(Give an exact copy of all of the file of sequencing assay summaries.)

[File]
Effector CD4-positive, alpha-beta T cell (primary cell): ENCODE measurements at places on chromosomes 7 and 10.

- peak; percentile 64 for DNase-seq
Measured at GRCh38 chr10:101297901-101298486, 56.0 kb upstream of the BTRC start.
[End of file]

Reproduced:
Effector CD4-positive, alpha-beta T cell (primary cell): ENCODE measurements at places on chromosomes 7 and 10.

- peak; percentile 64 for DNase-seq
Measured at GRCh38 chr10:101297901-101298486, 56.0 kb upstream of the BTRC start.